Mentions: To test the significance of NPD1 as a modulator of BIRC3 expression in vivo, we used experimental ischemic stroke by means of middle cerebral artery occlusion (MCAo) (Figures 6a–c). Liquid chromatography coupled to tandem mass spectrometry (LC-MS/MS)-based mediator lipidomic analysis revealed that upon DHA treatment, 17-HDHA (the stable derivative of HpDHA, the precursor of NPD1) as well as NPD1 were increased greatly only 1 day after the ischemic event on the ipsilateral side (Figure 6e). Supplementary Figure S8 shows the mass spectrometry fragmentation pattern of these lipids isolated from the ipsilateral side of the brain. Rats treated with DHA consistently exhibited an improved composite neurologic score compared with the saline-treated group on days 1, 3 and 7 after stroke (Figure 6d). These rats displayed improved tactile placement (proprioceptive, lateral and dorsal), forelimb placement, and an overall increased neurological score (Figure 6d).

Bottom Line: NPD1 activates NF-κB by an alternate route to canonical signaling, so the opposing effects of TNFR1 and NPD1 on BIRC3 expression are not due to interaction/s between NF-κB pathways.These results suggest that cREL, which follows a periodic pattern augmented by the lipid mediator, regulates a cluster of NPD1-dependent genes after cREL nuclear translocation.Thus, NPD1 bioactivity governs key counter-regulatory gene transcription decisive for retinal and brain neural cell integrity when confronted with potential disruptions of homeostasis.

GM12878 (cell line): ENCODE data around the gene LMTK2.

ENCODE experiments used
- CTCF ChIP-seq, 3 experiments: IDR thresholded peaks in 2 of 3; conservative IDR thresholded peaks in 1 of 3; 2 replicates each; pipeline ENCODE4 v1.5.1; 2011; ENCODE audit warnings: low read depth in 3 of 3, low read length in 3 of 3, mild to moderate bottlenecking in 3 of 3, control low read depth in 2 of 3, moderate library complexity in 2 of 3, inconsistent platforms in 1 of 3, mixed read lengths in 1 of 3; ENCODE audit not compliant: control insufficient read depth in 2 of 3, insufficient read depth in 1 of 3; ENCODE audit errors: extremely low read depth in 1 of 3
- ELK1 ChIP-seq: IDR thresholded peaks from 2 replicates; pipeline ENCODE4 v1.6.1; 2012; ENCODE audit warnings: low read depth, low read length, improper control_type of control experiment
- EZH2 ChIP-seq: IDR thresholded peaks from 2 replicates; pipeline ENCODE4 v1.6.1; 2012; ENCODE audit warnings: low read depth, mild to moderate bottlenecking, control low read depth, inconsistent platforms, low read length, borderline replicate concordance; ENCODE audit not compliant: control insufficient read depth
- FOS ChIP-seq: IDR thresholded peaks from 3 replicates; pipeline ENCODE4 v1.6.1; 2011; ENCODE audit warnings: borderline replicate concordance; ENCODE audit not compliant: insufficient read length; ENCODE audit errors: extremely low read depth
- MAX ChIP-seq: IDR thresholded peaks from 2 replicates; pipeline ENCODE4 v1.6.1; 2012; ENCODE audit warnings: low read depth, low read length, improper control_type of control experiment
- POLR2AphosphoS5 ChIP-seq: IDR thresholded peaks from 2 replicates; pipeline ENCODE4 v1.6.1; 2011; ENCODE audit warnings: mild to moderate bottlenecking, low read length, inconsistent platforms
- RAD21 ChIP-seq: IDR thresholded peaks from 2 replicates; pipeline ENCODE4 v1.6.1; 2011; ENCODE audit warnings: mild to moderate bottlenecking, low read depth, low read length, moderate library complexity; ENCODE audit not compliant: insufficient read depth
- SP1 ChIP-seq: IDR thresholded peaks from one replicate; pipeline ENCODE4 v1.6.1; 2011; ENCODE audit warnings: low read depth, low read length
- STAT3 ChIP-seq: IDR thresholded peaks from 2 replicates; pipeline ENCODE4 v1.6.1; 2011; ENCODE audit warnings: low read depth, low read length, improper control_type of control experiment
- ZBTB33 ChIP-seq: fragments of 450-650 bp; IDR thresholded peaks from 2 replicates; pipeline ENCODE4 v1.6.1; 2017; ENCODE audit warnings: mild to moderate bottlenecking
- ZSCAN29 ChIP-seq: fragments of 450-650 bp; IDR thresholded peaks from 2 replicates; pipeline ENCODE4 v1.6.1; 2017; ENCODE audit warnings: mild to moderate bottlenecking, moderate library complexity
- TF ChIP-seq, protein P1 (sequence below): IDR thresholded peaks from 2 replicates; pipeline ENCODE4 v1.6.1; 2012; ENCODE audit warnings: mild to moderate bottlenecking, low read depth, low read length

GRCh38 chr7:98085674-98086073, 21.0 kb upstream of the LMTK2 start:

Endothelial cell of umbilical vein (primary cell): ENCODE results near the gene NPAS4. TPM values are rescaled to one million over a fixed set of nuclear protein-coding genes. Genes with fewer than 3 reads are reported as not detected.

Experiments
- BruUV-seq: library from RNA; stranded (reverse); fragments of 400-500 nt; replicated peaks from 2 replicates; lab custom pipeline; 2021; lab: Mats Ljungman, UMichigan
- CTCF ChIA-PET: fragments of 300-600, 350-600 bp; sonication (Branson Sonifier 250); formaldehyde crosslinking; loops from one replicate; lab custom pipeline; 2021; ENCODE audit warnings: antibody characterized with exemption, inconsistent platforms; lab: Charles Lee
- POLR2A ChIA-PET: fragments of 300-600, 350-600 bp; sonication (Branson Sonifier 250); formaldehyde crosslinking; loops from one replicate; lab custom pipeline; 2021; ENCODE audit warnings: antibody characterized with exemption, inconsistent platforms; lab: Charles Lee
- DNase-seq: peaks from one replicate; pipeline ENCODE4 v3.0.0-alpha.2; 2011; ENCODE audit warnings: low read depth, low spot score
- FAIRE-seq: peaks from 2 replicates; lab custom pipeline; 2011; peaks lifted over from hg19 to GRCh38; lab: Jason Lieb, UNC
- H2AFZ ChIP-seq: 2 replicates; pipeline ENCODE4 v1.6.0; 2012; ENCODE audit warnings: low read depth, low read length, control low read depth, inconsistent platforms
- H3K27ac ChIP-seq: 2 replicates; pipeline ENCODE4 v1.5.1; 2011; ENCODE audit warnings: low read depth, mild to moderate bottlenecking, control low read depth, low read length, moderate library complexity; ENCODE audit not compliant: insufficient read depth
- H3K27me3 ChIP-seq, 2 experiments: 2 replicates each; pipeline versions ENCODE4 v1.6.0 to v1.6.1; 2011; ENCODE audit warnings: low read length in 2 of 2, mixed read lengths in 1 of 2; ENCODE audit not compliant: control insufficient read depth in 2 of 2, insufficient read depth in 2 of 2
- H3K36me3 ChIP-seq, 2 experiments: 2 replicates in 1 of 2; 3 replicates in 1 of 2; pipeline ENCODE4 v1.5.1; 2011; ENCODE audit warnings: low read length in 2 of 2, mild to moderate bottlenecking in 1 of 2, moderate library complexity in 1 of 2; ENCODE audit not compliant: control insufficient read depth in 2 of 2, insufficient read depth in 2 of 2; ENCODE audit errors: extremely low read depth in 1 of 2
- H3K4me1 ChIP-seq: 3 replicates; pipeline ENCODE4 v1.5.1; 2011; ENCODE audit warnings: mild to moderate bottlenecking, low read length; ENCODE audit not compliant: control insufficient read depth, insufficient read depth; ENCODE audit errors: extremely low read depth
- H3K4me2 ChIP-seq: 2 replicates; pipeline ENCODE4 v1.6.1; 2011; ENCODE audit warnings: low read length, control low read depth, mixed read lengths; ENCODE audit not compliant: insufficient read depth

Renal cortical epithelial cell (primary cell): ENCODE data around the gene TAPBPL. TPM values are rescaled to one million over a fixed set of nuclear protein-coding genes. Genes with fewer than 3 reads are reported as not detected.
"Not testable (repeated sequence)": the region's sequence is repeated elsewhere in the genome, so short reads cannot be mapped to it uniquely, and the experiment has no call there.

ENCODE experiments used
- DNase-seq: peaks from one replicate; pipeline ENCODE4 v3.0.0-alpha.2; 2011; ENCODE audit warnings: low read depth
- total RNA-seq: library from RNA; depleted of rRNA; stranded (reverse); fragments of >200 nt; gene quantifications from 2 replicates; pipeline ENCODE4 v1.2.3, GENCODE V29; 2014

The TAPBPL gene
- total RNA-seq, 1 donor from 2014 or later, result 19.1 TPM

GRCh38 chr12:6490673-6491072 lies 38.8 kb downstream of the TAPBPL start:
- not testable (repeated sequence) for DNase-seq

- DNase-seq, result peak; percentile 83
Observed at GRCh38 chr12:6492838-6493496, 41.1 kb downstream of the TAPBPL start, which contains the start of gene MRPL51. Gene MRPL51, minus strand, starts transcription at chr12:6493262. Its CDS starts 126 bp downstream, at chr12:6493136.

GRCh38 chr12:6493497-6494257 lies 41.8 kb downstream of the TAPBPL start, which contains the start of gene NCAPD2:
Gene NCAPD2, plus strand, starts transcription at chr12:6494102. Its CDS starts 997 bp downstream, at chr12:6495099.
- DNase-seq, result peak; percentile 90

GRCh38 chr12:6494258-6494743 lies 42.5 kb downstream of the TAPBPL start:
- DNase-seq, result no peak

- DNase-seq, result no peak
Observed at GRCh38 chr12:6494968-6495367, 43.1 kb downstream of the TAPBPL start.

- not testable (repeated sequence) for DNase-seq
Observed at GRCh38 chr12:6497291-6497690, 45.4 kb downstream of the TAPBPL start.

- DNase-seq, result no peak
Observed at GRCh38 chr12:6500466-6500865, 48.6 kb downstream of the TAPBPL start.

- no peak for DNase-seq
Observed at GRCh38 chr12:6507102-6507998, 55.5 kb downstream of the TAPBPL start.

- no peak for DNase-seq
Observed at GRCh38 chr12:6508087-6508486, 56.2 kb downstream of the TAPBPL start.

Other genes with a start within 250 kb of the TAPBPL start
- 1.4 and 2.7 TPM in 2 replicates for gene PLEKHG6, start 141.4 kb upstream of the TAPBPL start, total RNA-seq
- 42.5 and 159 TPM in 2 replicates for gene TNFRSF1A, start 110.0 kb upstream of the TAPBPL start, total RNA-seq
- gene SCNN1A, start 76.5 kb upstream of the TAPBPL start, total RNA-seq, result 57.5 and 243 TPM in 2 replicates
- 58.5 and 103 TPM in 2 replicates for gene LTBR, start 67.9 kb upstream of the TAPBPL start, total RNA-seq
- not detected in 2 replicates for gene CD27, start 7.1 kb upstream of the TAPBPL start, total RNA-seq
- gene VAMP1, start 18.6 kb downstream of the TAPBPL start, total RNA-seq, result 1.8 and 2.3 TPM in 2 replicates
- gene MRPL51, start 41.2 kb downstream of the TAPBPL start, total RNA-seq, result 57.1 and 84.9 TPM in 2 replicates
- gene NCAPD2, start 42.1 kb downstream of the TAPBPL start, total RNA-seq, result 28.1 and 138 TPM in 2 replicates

View Article: PubMed Central - PubMed

Affiliation: Neuroscience Center of Excellence, School of Medicine, LSU Health Sciences Center, 2020 Gravier Street, New Orleans, LA 70112, USA.

ABSTRACT
Neuroprotectin D1 (NPD1), a docosahexaenoic acid (DHA)-derived mediator, induces cell survival in uncompensated oxidative stress (OS), neurodegenerations or ischemic stroke. The molecular principles underlying this protection remain unresolved. We report here that, in retinal pigment epithelial cells, NPD1 induces nuclear translocation and cREL synthesis that, in turn, mediates BIRC3 transcription. NPD1 activates NF-κB by an alternate route to canonical signaling, so the opposing effects of TNFR1 and NPD1 on BIRC3 expression are not due to interaction/s between NF-κB pathways. RelB expression follows a similar pattern as BIRC3, indicating that NPD1 also is required to activate cREL-mediated RelB expression. These results suggest that cREL, which follows a periodic pattern augmented by the lipid mediator, regulates a cluster of NPD1-dependent genes after cREL nuclear translocation. BIRC3 silencing prevents NPD1 induction of survival against OS. Moreover, brain NPD1 biosynthesis and selective neuronal BIRC3 abundance are increased by DHA after experimental ischemic stroke followed by remarkable neurological recovery. Thus, NPD1 bioactivity governs key counter-regulatory gene transcription decisive for retinal and brain neural cell integrity when confronted with potential disruptions of homeostasis.

No MeSH data available.


Related in: MedlinePlus